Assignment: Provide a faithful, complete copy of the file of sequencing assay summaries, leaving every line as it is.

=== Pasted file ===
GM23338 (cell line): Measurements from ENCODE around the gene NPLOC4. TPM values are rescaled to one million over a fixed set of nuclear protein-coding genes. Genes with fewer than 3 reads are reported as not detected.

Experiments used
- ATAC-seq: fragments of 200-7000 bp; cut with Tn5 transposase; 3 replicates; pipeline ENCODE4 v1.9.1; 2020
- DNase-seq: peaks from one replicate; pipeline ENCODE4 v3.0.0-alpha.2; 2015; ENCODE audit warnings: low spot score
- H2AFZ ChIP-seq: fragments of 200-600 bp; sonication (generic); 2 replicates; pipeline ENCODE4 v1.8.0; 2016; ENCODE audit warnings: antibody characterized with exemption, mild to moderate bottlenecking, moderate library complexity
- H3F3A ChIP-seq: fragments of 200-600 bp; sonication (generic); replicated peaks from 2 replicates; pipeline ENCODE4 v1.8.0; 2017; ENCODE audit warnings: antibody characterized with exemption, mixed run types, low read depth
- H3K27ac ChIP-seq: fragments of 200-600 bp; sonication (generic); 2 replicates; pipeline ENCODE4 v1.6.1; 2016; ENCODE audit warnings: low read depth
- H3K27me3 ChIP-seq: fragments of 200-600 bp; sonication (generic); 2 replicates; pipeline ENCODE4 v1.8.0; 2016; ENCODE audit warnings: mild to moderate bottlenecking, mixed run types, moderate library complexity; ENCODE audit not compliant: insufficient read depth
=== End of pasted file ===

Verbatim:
GM23338 (cell line): Measurements from ENCODE around the gene NPLOC4. TPM values are rescaled to one million over a fixed set of nuclear protein-coding genes. Genes with fewer than 3 reads are reported as not detected.

Experiments used
- ATAC-seq: fragments of 200-7000 bp; cut with Tn5 transposase; 3 replicates; pipeline ENCODE4 v1.9.1; 2020
- DNase-seq: peaks from one replicate; pipeline ENCODE4 v3.0.0-alpha.2; 2015; ENCODE audit warnings: low spot score
- H2AFZ ChIP-seq: fragments of 200-600 bp; sonication (generic); 2 replicates; pipeline ENCODE4 v1.8.0; 2016; ENCODE audit warnings: antibody characterized with exemption, mild to moderate bottlenecking, moderate library complexity
- H3F3A ChIP-seq: fragments of 200-600 bp; sonication (generic); replicated peaks from 2 replicates; pipeline ENCODE4 v1.8.0; 2017; ENCODE audit warnings: antibody characterized with exemption, mixed run types, low read depth
- H3K27ac ChIP-seq: fragments of 200-600 bp; sonication (generic); 2 replicates; pipeline ENCODE4 v1.6.1; 2016; ENCODE audit warnings: low read depth
- H3K27me3 ChIP-seq: fragments of 200-600 bp; sonication (generic); 2 replicates; pipeline ENCODE4 v1.8.0; 2016; ENCODE audit warnings: mild to moderate bottlenecking, mixed run types, moderate library complexity; ENCODE audit not compliant: insufficient read depth